# VIRTUAL_HOST helps NginX proxy route traffic for specific virtual host to
      # this container
      # This value is also picked up by initial boot auto-configuration procedure
      # If this is changed, make sure you change settings accordingly
      VIRTUAL_HOST: ${DOMAIN}
      # This is needed only if you are using NginX Lets-Encrypt companion
      # (see docs.cortezaproject.org for details)
      LETSENCRYPT_HOST: ${DOMAIN}

  db:
    # PostgreSQL Database
    # See https://hub.docker.com/_/postgres for details
    # Support for postgres 13, 14 and 15 is available in the latest version of Corteza
    image: postgres:15
    networks: [ internal ]
    restart: always
    healthcheck: { test: ["CMD-SHELL", "pg_isready -U corteza"], interval: 10s, timeout: 5s, retries: 5 }
    environment:
      # Warning: these are values that are only used on 1st start
      #          if you want to change it later, you need to do that
      #          manually inside db container
      POSTGRES_USER:     corteza
      POSTGRES_PASSWORD: corteza

networks:
  internal: {}
  proxy: { external: true }

and here is my directory listing starting from /home:
Owners are in [brackets ]

[root ] .
└── [myuser ] ./myuser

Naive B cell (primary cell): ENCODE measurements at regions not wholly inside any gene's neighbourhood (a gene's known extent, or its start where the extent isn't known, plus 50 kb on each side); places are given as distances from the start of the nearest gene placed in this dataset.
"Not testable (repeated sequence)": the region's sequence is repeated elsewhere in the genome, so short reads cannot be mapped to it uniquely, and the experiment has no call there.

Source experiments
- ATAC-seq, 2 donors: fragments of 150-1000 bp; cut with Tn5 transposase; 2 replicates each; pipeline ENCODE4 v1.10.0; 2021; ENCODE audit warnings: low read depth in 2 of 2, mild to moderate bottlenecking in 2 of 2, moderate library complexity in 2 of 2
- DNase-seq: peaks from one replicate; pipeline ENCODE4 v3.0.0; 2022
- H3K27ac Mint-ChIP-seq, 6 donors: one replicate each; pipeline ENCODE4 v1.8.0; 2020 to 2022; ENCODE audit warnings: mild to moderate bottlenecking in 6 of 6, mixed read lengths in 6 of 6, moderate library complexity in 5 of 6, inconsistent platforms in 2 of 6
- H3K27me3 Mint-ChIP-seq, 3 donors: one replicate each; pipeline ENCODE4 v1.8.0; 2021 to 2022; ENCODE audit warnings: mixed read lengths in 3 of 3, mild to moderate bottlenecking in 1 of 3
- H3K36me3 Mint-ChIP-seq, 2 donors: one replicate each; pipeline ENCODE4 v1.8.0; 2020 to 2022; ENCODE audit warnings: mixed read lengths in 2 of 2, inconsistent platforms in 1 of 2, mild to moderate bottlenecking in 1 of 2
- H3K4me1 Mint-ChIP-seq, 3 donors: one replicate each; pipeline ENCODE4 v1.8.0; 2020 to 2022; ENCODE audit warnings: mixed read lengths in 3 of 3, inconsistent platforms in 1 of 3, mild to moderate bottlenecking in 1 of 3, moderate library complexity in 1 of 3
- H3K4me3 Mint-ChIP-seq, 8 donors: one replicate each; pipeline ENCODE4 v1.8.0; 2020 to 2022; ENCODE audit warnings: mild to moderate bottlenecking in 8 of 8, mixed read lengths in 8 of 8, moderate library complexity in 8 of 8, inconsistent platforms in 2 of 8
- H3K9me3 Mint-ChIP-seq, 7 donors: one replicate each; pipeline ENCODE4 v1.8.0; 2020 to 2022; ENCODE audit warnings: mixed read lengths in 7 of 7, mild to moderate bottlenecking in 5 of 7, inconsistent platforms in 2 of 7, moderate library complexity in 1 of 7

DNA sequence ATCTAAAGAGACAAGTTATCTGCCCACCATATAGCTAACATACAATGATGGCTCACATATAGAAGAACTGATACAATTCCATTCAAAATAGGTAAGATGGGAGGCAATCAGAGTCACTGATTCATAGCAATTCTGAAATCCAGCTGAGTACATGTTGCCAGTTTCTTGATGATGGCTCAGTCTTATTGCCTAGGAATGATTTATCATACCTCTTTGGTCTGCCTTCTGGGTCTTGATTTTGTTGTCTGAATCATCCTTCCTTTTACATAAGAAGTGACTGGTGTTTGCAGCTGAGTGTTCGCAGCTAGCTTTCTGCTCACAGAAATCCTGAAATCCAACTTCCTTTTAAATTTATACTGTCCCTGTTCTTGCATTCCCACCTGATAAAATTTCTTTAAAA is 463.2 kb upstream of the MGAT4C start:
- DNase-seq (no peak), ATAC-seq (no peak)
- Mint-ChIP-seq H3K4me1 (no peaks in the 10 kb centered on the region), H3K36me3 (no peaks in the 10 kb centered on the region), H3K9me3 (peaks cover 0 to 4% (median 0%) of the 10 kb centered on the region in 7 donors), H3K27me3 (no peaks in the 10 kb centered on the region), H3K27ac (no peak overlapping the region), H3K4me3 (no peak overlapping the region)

├── [myuser ] ./myuser/corteza-production
│ └── [myuser ] ./myuser/corteza-production/data
│ ├── [1001 ] ./myuser/corteza-production/data/db
│ └── [4242 ] ./myuser/corteza-production/data/server
│ ├── [root ] ./myuser/corteza-production/data/server/compose
│ └── [root ] ./myuser/corteza-production/data/server/system
└── [myuser ] ./myuser/nginx
├── [root ] ./myuser/nginx/certs
│ └── [root ] ./myuser/nginx/certs/my.domain.net
├── [root ] ./myuser/nginx/html
├── [root ] ./myuser/nginx/htpasswd
└── [root ] ./myuser/nginx/vhost.d

Thanks for any guidance!

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Well, I kept working on it, educating myself on persistent docker volumes, and looking at the Corteza forums for any other hints. Here’s the database section of my docker-compose.yaml file that finally worked for me:

 db:
    # PostgreSQL Database
    # See https://hub.docker.com/_/postgres for details
    # Support for postgres 13, 14 and 15 is available in the latest version of Corteza
    image: postgres:15
    networks: [ internal ]
    volumes:
      - ./data/db/:/var/lib/postgresql/data
    restart: always
    healthcheck: { test: ["CMD-SHELL", "pg_isready -U corteza"], interval: 10s, timeout: 5s, retries: 5 }
    environment:
      # Warning: these are values that are only used on 1st start
      #          if you want to change it later, you need to do that
      #          manually inside db container
      POSTGRES_USER:     corteza
      POSTGRES_PASSWORD: corteza

After making the changes to the Volume section, and running docker-compose up -d the database files were finally created in the host folder ./data/db
I then went through the initial user setup again and confirmed I could login, logout, and login again.
I then ran: docker-compose down and: docker-compose up -d and was able to login successfully with my persisted user.

It sure seems like the DevOps guide should include the appropriate volume information for persistent database storage since they include the directory tree ( ./data/db) in the guide.